That being said, it was really interesting to watch him in a role where he was not called upon to show, or the director was not interested in, Armitage’s personal charisma. At all. Because the filmmakers went out of their way to make everyone seem so average and ordinary and relatable, and he played along with that, the result is that you never get any of Richard Armitage’s signature larger-than-life moments.

For the purposes of the film, that works really well, because the story is not about his character or how compelling he is. It’s an ensemble piece that’s about a bunch of everyday people trying to survive a horrifying situation that, yes, is a little implausible, but isn’t outside the realm of believability, given the direction that global warming is taking with our meteorological phenomena. So in terms of paying tribute to the real-life survivors of tornados and other natural disasters, this film succeeded beautifully. There was no tortured love triangle or any kind of contrived drama: it’s a disaster movie where average people rise to the occasion, pure and simple. On that level it worked.

But I went in hoping for a good story, not merely a reporting piece about a natural disaster. I was looking for something more, and Into The Storm didn’t provide that.

If there was an added element for me, it was merely the opportunity to watch Armitage wandering around on the big screen for the better part of an hour and a half. It’s always a delight to see him; he makes me happy.

For all that I’ve been taking the mickey out of him for his extremely romantic take on the relationship between his character and Sarah Wayne Callies’s character—maybe I should give him the benefit of the doubt: perhaps there was an earlier version of the script with more obvious sexual tension between them?—I actually thought it was really refreshing to be able to watch these two characters interact, work together, survive a harrowing life experience together, treat each other with respect throughout, and there wasn’t the obligatory attraction between them. Certainly there was nothing to suggest that there was no possibility of a future for them, but the movie just wasn’t about their relationship, on any level.

A quasi-philosophical question that the movie raised for me, somewhat akin to the question of how many angels can dance on the head of a pin, is the question of “how much can you take away from Richard Armitage and still make it an effective ‘Richard Armitage’ performance?” If (1) you keep a lid on his onscreen charisma, (2) you take away his British accent, and (3) you barely give him any sort of relational tension/personal drama to resolve, what do you have left? Did he have the opportunity to distinguish himself in any way? Not really. I think the result is entirely the product of the script and the direction and not in any way because he (or any of the other actors) did a poor job.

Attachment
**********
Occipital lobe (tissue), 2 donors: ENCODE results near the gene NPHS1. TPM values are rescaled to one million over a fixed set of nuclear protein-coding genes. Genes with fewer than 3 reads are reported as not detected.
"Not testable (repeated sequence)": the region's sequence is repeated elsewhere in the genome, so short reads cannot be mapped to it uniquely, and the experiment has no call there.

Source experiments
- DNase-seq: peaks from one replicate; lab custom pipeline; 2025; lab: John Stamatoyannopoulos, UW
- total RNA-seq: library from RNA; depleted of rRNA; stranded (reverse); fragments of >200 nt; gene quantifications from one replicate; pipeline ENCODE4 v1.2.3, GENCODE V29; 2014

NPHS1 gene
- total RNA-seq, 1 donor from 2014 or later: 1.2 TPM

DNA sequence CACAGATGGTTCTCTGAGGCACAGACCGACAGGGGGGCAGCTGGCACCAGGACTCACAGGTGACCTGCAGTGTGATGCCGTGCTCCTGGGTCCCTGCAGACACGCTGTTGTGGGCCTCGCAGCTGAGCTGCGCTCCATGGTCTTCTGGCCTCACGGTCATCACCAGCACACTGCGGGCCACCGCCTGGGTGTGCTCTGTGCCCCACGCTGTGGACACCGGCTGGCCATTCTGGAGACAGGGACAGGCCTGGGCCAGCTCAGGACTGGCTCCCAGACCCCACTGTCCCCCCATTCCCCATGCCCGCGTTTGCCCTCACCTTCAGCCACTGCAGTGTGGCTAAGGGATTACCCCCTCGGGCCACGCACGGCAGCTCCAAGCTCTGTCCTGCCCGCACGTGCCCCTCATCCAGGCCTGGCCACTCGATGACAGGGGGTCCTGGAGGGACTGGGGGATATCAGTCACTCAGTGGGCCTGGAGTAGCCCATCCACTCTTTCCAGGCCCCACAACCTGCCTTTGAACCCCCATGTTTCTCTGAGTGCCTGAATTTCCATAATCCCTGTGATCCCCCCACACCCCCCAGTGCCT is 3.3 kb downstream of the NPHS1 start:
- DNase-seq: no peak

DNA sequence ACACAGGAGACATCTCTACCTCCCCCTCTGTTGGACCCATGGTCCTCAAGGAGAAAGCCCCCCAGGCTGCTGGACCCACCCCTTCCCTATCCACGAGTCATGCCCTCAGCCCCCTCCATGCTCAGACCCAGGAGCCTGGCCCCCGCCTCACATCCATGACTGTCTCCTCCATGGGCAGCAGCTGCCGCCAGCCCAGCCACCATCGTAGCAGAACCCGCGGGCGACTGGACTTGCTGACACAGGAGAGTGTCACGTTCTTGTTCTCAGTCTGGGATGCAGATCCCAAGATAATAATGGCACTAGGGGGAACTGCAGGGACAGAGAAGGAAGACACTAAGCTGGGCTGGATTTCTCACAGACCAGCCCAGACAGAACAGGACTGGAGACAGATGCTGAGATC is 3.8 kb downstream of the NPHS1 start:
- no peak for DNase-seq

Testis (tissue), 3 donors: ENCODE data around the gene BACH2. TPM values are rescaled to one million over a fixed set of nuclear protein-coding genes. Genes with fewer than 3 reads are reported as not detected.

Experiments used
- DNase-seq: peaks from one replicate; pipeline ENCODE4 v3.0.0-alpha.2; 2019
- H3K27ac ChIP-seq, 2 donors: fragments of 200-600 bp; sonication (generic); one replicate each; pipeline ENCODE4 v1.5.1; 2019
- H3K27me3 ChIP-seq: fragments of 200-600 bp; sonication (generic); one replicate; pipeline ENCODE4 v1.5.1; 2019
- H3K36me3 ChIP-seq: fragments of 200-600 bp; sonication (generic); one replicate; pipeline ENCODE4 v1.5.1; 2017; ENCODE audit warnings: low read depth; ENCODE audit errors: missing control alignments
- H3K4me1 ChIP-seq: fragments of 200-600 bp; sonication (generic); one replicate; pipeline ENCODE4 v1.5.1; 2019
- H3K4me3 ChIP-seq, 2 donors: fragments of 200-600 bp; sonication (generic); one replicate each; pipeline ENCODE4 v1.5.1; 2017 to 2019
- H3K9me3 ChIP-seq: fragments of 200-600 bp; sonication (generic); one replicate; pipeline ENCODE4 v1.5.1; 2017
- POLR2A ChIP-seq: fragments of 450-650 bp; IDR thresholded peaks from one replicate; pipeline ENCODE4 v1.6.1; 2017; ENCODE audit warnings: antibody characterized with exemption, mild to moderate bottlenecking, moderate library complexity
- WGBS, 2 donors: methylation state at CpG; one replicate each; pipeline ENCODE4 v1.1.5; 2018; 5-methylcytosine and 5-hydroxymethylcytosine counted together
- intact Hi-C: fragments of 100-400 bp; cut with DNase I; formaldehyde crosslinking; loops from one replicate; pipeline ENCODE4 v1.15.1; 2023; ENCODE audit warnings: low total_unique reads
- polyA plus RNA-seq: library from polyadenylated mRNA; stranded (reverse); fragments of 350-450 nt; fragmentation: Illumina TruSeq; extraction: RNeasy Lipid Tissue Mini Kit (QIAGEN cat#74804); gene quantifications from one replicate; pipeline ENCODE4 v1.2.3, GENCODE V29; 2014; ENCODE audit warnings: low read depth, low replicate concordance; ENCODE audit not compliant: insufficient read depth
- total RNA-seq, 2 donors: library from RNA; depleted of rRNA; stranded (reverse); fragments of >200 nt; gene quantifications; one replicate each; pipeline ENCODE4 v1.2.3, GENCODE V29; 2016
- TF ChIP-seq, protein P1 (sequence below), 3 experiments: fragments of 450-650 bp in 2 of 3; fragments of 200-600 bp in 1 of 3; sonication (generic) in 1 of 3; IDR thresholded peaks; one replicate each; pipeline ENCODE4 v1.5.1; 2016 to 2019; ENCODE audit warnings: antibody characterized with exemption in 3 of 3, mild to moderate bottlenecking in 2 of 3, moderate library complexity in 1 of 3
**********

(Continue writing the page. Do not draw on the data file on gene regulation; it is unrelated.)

I started out with “Yay! A new opportunity to watch Armitage on the big screen for a full feature-length film as the male lead! The anticipation!” and then it turned into me realizing that this story just wasn’t going to have any of the emotional punches that I’ve come to expect from most of his roles. I guess I’ve been spoiled. :)

Given the relatively thin characterizations, I can understand why he would have felt compelled to go off and write an in-depth backstory/future-story for his character, just to keep his very-active-imagination interest engaged. I had been hoping that when the director praised Armitage’s unexpected and insightful backstory inventions, it would mean that some of those character details would have appeared in the movie and created interesting layers (a la Guy of Gisborne turning into the most interesting character in Robin Hood BBC), but alas it seems they did not. Or if they did, he must have written practically half the script for his character and his character’s sons, which makes you wonder how thin the script was to start with.

I’m glad I’m saw it—how could I ever regret watching Richard Armitage run around on screen for 90 minutes?—but on some level I walked out thinking, “Well, it met my expectations of a disaster flick and that was pretty much it.”

That, in sum total, is my review. If you’re an Armitage fan, of course, go see it; support him and his co-creators. I just caution you not to expect any moments of distinguishing greatness from him, the kind of moments that we’re all accustomed to seeing. Perhaps you could argue that this is a moment of distinguishing greatness for him, that he can demonstrate an ability to “turn off” his onscreen charisma when necessary and play a clear note in the midst of a symphony, be a good team player. If that’s the case, then I applaud him for it. But that’s not why I go out to see movies, to watch favorite actors bury themselves in totally forgettable parts. ::laughs::

Go see the movie (more than once!), enjoy yourselves, have fun, don’t analyze it to death, feel the bittersweet sensation of watching how good he is with the actors who play his teenage sons, cheer the wet shirts and the familiar scowls and the understated humor and the few chances he gets to smile warmly and light you up a little. Quake in terror at the storm and admire the real-life people who face these situations over and over and just stubbornly rebuild. Because it’s not a bad movie. It’s actually quite a good one.

Thanks for reading! Cheers—

Rachel